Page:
And that concludes this article. I have covered the basic concepts of how synchronous and asynchronous approach are working and how you can use Laravel Queues to run asynchronous jobs. There are numerous other aspects of queue management that you should familiarize yourself with, such as job uniqueness, handling race conditions, and implementing throttling. It is advisable to begin incorporating queues into your applications and learn through hands-on experience. Additionally, make sure to thoroughly explore the official documentation on Laravel Queues. If you have any questions or concerns about any of the concepts presented in this article, please feel free to reach out to me on LinkedIn, or GitHub. Until the next article, stay safe and continue your learning journey.

What is Middleware and how to create one in Laravel?

It’s best to envision middleware as a series of “layers” for HTTP requests that must pass through before they hit your application. Each layer can examine the request and even reject it entirely.

Middleware provides a convenient mechanism for inspecting and filtering HTTP requests entering your application. It’s best to envision middleware as a series of “layers” for HTTP requests that must pass through before they hit your application. Each layer can examine the request and even reject it entirely.

For example, Laravel includes a middleware that verifies the authenticity of the user of your application. If the user is not authenticated, the middleware will redirect the user to your application’s login screen. However, if the user is authenticated, the middleware will allow the request to proceed further into the application.

To perform different tasks, we can develop many middlewares besides authentication. For example, a logging middleware might log all incoming requests to your application. 

Laravel framework has included many middlewares, including middleware for authentication and CSRF protection. All of these middlewares are located in the app/Http/Middleware directory.

To create a middleware, we can use the following command,

php artisan make:middleware <middleware-name>

For example, if we want to create a middleware for checking transactions, we can run the following command,

php artisan make:middleware CheckTransaction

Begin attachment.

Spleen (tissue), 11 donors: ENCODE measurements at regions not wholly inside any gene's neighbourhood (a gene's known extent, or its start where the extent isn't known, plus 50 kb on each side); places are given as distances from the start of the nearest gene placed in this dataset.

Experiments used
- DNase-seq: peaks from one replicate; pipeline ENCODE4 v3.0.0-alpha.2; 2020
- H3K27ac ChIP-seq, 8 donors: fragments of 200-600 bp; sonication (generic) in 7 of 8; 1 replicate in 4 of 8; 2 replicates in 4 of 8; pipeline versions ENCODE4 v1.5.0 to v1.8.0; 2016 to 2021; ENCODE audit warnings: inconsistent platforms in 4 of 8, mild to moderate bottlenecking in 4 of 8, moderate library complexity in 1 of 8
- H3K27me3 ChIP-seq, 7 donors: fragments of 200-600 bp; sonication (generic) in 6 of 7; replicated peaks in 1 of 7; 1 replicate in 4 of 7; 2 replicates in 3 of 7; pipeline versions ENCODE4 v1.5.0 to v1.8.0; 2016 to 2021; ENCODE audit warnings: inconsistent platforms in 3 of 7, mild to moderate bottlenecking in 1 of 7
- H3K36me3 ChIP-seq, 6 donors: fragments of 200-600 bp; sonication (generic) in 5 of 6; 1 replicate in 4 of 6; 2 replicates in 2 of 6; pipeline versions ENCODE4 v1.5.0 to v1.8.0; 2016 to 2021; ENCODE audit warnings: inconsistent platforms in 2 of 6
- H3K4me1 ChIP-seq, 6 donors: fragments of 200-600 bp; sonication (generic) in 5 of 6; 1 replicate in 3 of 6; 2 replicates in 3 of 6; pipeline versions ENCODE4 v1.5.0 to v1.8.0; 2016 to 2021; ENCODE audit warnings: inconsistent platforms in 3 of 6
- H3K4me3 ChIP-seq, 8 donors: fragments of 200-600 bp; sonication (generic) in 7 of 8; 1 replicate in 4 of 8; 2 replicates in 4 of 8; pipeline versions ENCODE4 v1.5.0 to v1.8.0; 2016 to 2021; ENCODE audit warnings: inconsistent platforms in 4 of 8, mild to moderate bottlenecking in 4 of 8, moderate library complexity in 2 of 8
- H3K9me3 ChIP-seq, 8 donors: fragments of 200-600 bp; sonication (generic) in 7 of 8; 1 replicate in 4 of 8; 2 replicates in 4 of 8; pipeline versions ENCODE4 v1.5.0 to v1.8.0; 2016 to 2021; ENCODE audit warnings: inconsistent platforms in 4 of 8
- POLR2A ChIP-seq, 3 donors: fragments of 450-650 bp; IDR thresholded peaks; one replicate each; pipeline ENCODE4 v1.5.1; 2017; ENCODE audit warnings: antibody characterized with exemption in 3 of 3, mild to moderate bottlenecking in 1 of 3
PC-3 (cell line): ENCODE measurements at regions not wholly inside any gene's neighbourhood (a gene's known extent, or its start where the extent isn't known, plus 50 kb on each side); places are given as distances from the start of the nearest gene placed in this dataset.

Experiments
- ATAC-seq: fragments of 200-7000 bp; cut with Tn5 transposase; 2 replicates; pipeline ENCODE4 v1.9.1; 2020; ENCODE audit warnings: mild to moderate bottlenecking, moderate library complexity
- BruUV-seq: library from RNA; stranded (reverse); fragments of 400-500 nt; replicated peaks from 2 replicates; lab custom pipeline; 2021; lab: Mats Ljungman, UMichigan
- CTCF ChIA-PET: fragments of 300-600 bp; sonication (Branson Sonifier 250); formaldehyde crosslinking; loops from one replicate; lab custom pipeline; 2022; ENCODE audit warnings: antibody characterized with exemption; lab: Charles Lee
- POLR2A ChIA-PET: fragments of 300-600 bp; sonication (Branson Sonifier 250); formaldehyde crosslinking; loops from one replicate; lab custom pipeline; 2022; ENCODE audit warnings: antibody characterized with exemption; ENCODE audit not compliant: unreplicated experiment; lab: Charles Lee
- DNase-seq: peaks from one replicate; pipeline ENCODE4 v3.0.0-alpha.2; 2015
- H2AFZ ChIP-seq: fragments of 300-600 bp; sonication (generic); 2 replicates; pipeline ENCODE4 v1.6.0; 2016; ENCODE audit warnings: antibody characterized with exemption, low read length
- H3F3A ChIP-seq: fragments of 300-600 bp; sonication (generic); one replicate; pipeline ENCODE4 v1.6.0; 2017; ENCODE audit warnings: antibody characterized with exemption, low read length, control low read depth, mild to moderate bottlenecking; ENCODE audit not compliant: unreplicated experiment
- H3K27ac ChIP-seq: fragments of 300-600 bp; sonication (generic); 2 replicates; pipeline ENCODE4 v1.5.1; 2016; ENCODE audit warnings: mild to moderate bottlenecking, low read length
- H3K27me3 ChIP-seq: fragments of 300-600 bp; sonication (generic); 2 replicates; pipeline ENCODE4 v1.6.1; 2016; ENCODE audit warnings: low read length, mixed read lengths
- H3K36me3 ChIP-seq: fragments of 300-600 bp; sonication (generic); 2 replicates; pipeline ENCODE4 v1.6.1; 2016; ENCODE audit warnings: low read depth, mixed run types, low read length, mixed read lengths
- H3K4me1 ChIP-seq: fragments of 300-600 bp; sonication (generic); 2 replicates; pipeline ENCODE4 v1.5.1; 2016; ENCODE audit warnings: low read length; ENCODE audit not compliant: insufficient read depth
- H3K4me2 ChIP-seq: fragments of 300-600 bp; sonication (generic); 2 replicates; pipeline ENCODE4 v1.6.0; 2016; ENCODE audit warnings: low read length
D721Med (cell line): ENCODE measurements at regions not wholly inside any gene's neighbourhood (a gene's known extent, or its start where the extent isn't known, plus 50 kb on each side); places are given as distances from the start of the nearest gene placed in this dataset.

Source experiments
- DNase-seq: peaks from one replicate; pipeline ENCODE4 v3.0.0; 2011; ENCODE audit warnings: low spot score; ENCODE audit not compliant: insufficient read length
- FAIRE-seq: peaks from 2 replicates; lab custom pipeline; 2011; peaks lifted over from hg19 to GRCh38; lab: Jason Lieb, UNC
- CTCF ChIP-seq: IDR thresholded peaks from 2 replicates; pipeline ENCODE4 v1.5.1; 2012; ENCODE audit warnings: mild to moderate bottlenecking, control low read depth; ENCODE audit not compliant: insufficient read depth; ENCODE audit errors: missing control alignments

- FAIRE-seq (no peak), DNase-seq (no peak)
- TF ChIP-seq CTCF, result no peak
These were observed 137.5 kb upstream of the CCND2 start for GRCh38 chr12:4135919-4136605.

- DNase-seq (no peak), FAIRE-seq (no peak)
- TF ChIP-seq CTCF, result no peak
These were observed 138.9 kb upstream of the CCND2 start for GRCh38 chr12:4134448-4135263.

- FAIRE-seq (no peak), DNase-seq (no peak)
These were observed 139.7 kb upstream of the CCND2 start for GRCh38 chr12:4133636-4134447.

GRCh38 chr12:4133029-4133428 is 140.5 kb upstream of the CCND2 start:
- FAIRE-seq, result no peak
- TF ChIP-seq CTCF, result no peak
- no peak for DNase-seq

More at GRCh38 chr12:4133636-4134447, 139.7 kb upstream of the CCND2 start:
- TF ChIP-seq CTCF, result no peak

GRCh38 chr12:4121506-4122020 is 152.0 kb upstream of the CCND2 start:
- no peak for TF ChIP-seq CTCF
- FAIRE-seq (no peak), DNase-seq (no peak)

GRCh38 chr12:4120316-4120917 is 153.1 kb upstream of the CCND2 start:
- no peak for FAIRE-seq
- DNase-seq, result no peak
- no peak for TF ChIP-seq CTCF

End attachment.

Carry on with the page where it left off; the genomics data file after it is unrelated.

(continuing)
After successful execution of the command, a middleware class will be created under the app/Http/Middleware directory.

In this class, we can define methods to check transactions. If the transaction is not completed, we can redirect the user back to the failed transaction page. However, on the successful transactions, we can allow users to proceed to the next page.

namespace App\Http\Middleware;
use Closure;
class CheckTransaction
     * Handle an incoming request.
     * @param  \Illuminate\Http\Request  $request
     * @param  \Closure  $next
     * @return mixed
    public function handle($request, Closure $next)
        if ($request->input('status') !== 'completed') {
            return redirect('transaction-failed');
        return $next($request);

As you can see, if the transaction status does not set to “completed”, the middleware will return an HTTP redirect to the client; otherwise, the request will be passed further into the application.

To pass the request deeper into the application (allowing the middleware to “pass”), you should call the $next callback with the $request.

Finding bugs using PHPStan as a Static Analyzer

With PHP being an interpreted language it has a downside when it comes to finding bugs in your code. It will not show you errors in your software until you actually run it. PHPStan tries to solve this problem by doing static analysis on your code. It was recently created by Ondrej Mirtes.

Running PHPStan will tell you about bugs in your codebase almost instantly (yes, it’s very fast). At the time of writing this article, PHPStan currently checks your code on: